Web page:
Strawberry season begins today
HERON LAKE -- They are sweet, they are juicy and, starting this morning, they can be picked at the peak of perfection. Strawberry season is upon us, and Schumacher's Nursery and Berry Farm on the outskirts of Heron Lake is kicking off the berry-p...
HERON LAKE -- They are sweet, they are juicy and, starting this morning, they can be picked at the peak of perfection.
Strawberry season is upon us, and Schumacher's Nursery and Berry Farm on the outskirts of Heron Lake is kicking off the berry-picking season today.
The strawberry season is relatively short-lived in Minnesota -- generally two to three weeks on average -- but Adam Schumacher is hopeful for an extended season this year after an ideal winter snow covering and fairly good spring growing conditions.
"The way they bloomed, we'll have a nice long season and we'll have a lot of berries later on," said Schumacher. "We had a very nice April, which moved them along. They're a bit earlier this year."
Schumacher and his brother Trent, along with their families and nine full-time employees, keep the 12-acre strawberry farm weeded and watered in the spring to make for a good looking crop at harvest.
"We do a lot of hand weeding. It's just like having a 12-acre garden," he added.
Beginning today through the rest of the picking season, the berry farm will be open from 6:30 a.m. to noon, seven days a week.
The farm sells berries by the pound, and it's a pick-your-own operation. Schumacher does provide names and numbers of independent contractors -- people from the community willing to pick berries for a fee -- to assist customers who prefer that option.
Most people still prefer to pick their own crop, however, and Schumacher said for some it has become a family tradition.
"It's a big social event," he said, adding that families bring their children and grandchildren to help pick.
"It's good for kids to come and see how things grow and are harvested," said Schumacher. Customers are encouraged to bring their own containers for picking, although flats are available at the berry farm for those who need them.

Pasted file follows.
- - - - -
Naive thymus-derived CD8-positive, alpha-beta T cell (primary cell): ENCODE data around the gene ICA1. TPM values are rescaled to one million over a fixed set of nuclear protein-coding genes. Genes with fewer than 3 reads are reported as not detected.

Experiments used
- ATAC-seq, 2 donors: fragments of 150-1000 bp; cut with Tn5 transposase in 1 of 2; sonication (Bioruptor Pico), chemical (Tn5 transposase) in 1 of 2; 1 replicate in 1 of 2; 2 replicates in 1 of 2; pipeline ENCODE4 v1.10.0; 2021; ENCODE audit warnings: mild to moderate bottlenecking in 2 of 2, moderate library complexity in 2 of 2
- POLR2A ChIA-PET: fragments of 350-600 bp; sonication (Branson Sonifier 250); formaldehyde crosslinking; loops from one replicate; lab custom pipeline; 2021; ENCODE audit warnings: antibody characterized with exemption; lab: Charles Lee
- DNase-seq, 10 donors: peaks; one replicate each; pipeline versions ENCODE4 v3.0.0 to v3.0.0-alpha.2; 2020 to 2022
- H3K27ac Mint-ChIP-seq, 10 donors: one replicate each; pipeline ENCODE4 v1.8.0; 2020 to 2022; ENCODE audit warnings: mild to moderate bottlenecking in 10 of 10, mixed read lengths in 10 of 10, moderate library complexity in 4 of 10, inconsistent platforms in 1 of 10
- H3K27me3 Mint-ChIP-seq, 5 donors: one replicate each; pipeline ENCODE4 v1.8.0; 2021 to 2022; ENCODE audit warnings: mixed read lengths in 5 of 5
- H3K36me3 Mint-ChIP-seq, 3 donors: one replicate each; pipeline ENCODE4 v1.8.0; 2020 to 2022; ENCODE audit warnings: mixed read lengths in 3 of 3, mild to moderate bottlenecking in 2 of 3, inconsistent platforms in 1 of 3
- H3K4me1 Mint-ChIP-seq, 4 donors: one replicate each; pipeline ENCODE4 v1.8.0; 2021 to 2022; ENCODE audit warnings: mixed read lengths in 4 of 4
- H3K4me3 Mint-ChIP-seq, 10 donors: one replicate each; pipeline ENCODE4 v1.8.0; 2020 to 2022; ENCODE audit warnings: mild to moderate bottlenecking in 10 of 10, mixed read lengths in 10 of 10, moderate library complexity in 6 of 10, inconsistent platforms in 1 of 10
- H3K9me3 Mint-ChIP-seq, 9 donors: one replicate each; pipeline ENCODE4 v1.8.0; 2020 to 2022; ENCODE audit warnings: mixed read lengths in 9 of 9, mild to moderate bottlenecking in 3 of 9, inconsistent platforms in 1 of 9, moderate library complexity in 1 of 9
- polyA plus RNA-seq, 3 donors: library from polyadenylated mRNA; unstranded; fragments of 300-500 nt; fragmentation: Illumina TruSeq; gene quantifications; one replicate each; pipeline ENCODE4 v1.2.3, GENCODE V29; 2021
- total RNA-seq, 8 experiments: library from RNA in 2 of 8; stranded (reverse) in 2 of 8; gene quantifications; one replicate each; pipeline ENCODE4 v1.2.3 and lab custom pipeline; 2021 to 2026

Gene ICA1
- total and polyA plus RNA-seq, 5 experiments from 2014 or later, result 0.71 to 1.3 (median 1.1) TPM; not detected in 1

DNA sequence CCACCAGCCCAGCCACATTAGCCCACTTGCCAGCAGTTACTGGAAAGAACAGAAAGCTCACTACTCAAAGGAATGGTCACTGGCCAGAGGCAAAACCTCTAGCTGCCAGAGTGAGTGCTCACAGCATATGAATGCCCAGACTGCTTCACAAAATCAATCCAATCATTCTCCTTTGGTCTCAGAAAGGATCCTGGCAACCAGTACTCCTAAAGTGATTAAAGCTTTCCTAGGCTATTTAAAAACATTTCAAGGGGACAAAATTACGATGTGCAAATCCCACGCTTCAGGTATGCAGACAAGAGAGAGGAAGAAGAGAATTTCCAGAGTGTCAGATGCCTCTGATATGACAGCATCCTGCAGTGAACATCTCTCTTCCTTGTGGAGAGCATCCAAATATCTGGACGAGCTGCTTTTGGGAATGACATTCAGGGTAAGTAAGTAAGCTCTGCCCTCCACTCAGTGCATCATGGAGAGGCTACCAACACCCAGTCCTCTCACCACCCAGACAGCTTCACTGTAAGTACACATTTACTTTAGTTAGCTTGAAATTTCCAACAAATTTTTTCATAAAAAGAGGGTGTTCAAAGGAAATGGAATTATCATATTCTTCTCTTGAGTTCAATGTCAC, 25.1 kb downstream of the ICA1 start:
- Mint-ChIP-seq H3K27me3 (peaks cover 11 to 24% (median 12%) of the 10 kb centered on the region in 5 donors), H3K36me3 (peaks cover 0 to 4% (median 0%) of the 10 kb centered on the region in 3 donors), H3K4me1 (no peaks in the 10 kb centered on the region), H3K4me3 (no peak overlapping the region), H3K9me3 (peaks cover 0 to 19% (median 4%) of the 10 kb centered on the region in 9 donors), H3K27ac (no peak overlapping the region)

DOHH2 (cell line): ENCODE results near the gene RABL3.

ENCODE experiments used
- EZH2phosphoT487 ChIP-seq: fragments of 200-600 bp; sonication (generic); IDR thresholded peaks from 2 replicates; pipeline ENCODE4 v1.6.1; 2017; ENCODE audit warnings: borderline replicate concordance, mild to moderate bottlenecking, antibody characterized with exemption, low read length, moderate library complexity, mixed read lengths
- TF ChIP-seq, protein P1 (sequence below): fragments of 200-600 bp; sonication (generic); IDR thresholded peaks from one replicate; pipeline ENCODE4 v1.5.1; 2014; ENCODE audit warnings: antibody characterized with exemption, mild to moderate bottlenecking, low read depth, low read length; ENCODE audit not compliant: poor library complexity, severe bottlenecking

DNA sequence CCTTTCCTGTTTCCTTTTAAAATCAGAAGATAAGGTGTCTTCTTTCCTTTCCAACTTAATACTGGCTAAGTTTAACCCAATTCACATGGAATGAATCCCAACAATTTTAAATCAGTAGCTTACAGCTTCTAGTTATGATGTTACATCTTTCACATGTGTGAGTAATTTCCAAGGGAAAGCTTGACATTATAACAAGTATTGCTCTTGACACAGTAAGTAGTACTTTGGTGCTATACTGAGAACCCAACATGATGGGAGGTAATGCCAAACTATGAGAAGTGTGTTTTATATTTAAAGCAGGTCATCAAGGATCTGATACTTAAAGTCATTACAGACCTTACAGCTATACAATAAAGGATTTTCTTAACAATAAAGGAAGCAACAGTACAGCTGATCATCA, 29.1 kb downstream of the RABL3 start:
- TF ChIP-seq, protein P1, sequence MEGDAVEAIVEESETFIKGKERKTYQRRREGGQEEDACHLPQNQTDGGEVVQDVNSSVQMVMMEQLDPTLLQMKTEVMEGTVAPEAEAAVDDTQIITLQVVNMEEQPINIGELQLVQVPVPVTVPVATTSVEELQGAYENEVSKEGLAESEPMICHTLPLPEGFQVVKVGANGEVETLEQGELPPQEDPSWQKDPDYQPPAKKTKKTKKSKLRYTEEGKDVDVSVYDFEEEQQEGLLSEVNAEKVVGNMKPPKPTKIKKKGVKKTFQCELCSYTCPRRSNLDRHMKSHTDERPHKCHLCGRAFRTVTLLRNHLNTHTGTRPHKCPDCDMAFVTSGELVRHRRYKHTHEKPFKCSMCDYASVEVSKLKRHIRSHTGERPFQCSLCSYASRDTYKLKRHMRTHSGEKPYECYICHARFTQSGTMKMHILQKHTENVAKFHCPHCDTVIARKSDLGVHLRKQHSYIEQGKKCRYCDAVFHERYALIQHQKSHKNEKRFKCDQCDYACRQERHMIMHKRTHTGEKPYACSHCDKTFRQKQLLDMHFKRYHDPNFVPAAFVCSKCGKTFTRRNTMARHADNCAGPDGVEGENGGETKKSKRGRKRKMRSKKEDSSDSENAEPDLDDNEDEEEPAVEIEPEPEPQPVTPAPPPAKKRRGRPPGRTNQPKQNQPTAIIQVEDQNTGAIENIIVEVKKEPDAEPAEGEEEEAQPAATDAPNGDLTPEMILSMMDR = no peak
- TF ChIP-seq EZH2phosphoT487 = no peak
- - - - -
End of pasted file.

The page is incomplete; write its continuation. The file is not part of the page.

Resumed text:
The family's strawberry patch dates back to Schumacher's great-grandparents, who purchased the farm a quarter-mile north of Heron Lake in 1915.
"My great-grandmother raised strawberries as an extra source of income," said Schumacher. By the 1950s, the family converted to a "you-pick" system.
While the size of the strawberry patch fluctuates based on competition from other growers, the Schumachers have maintained a 12-acre patch for the last several years. They grow three main varieties of strawberries for sale, trying to cover the early, mid and late season.
"We've always got a sample row," Schumacher said, adding that they have 10 to 12 different varieties growing at this time. They are always looking out for new varieties that do well in the southwest Minnesota climate.
Each strawberry patch has a lifespan of three or four years, and is then tilled up and replanted. The Schumachers have a system in which a percentage of their patch is new growth each year.
Having grown up in the strawberry business, Schumacher said he never really thought about doing anything else. Besides, there's nothing better than a home-grown, bright red strawberry.
"You can buy strawberries from the store but they're shipped in from wherever and have been sitting on a truck for a week," he said. "We try to be an economical producer."
In addition to the strawberry farm, the Schumachers also own a nursery and grow trees and shrubs for the Soil and Water Conservation District's tree planting programs.